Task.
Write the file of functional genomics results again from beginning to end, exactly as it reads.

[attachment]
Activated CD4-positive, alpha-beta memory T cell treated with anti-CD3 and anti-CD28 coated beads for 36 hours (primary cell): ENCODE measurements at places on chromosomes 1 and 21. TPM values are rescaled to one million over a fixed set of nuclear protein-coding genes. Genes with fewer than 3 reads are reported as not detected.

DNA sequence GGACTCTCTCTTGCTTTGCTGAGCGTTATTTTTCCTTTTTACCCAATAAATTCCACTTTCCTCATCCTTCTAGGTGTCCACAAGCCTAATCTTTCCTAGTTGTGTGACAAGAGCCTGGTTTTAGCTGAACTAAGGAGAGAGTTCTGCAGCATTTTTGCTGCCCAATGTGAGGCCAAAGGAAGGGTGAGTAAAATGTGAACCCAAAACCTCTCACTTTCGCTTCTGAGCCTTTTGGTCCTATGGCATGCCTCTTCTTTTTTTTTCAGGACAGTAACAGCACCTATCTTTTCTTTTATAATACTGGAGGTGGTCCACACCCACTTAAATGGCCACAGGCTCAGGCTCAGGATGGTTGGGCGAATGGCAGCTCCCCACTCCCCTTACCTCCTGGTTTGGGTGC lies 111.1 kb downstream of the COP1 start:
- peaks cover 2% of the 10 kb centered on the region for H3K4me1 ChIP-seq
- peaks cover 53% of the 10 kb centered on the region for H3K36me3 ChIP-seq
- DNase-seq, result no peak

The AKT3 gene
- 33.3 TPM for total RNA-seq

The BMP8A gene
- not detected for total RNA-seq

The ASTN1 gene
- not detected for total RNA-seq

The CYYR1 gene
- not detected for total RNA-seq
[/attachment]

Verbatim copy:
Activated CD4-positive, alpha-beta memory T cell treated with anti-CD3 and anti-CD28 coated beads for 36 hours (primary cell): ENCODE measurements at places on chromosomes 1 and 21. TPM values are rescaled to one million over a fixed set of nuclear protein-coding genes. Genes with fewer than 3 reads are reported as not detected.

DNA sequence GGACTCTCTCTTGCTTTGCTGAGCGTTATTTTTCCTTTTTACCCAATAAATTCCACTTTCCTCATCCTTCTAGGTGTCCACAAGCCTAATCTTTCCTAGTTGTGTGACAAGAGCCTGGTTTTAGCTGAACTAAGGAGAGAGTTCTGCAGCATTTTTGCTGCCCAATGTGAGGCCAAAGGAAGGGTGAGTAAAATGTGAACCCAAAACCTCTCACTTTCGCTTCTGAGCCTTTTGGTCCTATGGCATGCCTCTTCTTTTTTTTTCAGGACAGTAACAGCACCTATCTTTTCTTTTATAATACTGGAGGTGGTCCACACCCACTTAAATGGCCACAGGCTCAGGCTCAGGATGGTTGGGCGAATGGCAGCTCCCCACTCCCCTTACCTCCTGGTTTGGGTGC lies 111.1 kb downstream of the COP1 start:
- peaks cover 2% of the 10 kb centered on the region for H3K4me1 ChIP-seq
- peaks cover 53% of the 10 kb centered on the region for H3K36me3 ChIP-seq
- DNase-seq, result no peak

The AKT3 gene
- 33.3 TPM for total RNA-seq

The BMP8A gene
- not detected for total RNA-seq

The ASTN1 gene
- not detected for total RNA-seq

The CYYR1 gene
- not detected for total RNA-seq